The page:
The COVID-19 outbreak has given rise to memes the way you’d expect from the year in its name. Most of them probably die quickly on the vine, but some have shaped up to make their way into my feed over and over.
And of those a lot are poignant and hilarious. Some on the other hand, induce a lot of facepalm in me when I read them:
- The Venice canals have magically healed themselves, so maybe there’s a silver lining to this whole thing.
- Grocery workers should have higher salaries because we’re collectively grateful to them at the moment.
- The virus severity is a left-wing conspiracy to make Trump look bad (though I think that one seems to be subsiding).
But perhaps nothing brings palm to face harder than this one:
They tell us that families should save at least three months worth of expenses to cover for emergencies, but businesses lay people off and need bailouts after a week.
The relationship between meme and trope is often a tight one. And this meme walks hand-in-hand with the “corporate fat cats vs honest folks” trope.
Remember this trope, and I’ll return to it to explain why I brought it up a little later.
My wife and I own a small business. It employs 4 salaried full timers and somewhere around 100 contractors who do varying amounts of part time work.
And, counter to the meme, we have banked enough expenses to survive (without layoffs) for three months. But, if anything, this “of course you should have” attitude actually makes me hate the meme more, and, in this post, I want to explain why.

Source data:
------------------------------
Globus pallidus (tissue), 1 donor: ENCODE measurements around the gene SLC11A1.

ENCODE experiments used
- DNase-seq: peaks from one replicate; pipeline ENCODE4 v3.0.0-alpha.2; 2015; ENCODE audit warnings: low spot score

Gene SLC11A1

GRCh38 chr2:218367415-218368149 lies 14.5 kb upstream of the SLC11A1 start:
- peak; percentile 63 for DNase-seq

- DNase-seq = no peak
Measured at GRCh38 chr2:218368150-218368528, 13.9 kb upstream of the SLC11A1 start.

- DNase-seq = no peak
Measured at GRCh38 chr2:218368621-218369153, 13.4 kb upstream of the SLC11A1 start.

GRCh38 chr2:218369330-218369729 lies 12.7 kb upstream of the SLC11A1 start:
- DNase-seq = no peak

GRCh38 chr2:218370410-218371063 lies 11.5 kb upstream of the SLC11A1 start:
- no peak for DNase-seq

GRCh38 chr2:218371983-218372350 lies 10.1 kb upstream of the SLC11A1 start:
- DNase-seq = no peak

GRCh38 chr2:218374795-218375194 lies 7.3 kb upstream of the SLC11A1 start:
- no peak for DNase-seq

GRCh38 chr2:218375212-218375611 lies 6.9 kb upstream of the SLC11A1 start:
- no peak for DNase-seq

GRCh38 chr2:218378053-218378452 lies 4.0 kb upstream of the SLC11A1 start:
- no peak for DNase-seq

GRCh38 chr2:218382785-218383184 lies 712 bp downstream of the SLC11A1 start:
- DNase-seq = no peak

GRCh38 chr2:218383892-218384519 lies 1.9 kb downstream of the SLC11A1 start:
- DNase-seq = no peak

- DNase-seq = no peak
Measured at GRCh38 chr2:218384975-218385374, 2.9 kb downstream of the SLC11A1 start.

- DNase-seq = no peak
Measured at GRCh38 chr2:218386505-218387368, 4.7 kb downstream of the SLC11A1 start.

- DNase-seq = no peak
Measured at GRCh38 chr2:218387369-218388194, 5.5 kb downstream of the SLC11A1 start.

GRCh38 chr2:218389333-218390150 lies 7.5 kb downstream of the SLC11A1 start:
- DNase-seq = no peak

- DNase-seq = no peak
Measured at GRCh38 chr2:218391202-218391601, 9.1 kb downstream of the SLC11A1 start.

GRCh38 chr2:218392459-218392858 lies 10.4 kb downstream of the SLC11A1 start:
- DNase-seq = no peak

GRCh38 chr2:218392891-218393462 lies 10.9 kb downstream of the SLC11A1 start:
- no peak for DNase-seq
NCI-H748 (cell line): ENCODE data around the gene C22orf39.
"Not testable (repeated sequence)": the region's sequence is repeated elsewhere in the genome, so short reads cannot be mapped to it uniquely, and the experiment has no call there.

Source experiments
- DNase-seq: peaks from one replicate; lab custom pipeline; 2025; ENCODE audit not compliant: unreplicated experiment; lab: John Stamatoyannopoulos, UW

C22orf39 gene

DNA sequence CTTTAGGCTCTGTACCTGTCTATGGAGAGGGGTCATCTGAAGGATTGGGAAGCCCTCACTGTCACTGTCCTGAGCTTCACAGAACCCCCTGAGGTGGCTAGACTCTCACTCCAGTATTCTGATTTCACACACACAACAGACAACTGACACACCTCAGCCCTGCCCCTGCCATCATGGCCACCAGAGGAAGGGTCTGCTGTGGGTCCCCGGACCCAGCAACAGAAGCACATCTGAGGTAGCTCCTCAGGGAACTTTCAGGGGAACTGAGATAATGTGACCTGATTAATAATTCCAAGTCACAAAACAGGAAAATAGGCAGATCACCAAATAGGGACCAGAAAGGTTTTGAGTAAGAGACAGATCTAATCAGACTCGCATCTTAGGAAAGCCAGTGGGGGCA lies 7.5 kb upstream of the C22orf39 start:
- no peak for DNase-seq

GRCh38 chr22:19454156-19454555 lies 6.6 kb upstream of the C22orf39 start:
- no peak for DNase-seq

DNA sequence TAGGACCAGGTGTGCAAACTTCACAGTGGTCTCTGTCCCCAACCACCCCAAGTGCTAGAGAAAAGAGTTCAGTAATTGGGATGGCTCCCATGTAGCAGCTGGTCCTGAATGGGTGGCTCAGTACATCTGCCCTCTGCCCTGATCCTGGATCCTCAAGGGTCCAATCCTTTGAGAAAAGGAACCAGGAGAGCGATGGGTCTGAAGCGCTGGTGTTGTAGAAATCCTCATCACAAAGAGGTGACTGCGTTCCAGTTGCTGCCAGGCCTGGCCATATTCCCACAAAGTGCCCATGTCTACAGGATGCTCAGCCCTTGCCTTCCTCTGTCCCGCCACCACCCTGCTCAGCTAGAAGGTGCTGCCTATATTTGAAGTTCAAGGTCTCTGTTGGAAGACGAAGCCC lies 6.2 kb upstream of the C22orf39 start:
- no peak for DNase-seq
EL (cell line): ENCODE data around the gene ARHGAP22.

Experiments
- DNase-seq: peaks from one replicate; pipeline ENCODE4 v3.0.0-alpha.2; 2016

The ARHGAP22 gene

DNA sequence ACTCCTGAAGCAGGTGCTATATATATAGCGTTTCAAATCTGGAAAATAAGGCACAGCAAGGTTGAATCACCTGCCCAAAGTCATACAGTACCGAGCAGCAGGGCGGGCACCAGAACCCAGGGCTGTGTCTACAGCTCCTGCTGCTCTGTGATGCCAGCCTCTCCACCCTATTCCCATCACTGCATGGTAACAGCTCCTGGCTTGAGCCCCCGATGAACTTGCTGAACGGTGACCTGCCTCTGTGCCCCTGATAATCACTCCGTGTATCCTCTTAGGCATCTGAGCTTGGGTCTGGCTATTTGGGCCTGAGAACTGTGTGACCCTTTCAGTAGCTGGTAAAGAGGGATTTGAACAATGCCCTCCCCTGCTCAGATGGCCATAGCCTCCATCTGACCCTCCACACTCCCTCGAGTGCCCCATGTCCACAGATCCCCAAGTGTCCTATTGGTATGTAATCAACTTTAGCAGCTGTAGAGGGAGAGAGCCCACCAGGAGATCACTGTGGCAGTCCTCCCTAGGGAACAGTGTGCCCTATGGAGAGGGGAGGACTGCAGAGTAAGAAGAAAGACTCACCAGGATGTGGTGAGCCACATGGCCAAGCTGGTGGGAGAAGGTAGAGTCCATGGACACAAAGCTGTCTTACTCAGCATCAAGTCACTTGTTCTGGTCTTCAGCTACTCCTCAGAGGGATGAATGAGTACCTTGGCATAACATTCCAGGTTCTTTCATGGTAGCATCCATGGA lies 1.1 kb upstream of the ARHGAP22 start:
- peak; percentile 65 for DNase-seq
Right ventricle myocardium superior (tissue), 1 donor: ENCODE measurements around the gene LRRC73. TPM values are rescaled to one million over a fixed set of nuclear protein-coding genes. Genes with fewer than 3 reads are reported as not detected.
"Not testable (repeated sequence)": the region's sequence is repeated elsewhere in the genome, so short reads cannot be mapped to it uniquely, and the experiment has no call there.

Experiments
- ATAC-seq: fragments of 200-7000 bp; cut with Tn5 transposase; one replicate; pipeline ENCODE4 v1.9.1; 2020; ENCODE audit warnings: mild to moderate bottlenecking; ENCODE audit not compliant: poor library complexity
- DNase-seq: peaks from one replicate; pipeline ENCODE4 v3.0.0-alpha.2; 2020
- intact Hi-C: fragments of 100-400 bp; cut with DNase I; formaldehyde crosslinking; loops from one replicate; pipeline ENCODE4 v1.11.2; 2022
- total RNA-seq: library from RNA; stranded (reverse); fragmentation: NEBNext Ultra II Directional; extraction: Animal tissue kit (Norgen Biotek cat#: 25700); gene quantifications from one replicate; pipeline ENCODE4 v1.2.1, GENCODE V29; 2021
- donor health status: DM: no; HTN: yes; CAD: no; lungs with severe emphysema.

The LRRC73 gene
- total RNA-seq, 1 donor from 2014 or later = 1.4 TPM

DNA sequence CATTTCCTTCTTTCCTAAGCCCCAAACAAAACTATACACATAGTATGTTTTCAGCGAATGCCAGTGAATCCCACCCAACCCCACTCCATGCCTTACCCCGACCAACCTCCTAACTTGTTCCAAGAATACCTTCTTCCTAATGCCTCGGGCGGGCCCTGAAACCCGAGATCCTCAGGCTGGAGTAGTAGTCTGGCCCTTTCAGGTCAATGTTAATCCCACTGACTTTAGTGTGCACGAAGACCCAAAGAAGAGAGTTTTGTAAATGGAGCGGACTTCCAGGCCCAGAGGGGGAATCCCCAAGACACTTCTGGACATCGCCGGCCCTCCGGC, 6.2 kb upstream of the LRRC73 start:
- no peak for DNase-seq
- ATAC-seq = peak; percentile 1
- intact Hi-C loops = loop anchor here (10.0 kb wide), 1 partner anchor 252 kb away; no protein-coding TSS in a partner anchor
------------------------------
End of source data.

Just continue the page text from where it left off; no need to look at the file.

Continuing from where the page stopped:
Painting with a Broad Brush: Not All Businesses are GiagntiCorp
I want to elaborate a little about my business in particular, because the story of building this business is going to underscore a number of points I’ll make.
The business, Hit Subscribe, is a bootstrapped company. (Briefly: we’ve never taken investment capital or loans, and instead built the business exclusively on cash from sales.) My wife and I founded it together, about three years ago, and did all of the work in it, initially.
Over the last three years, we’ve grown steadily, backfilling ourselves with contractor help and, eventually, full time employees. That brings us to the current state, with the worker situation that I’ve mentioned.
Remember the “corporate fat cat” trope? I mentioned that because the skeptics reading this are gearing up to object, “you’re not who I’m talking about — I mean Giganticorp!”
Well, fine, but two things.
- First, in that case, you should probably qualify exactly who you’re shaming in your meme.
- And second, the road to war chest doesn’t magically get easier as you grow.
To underscore why that is, I’m going to tell the story of growing the business and the fight to build a war chest.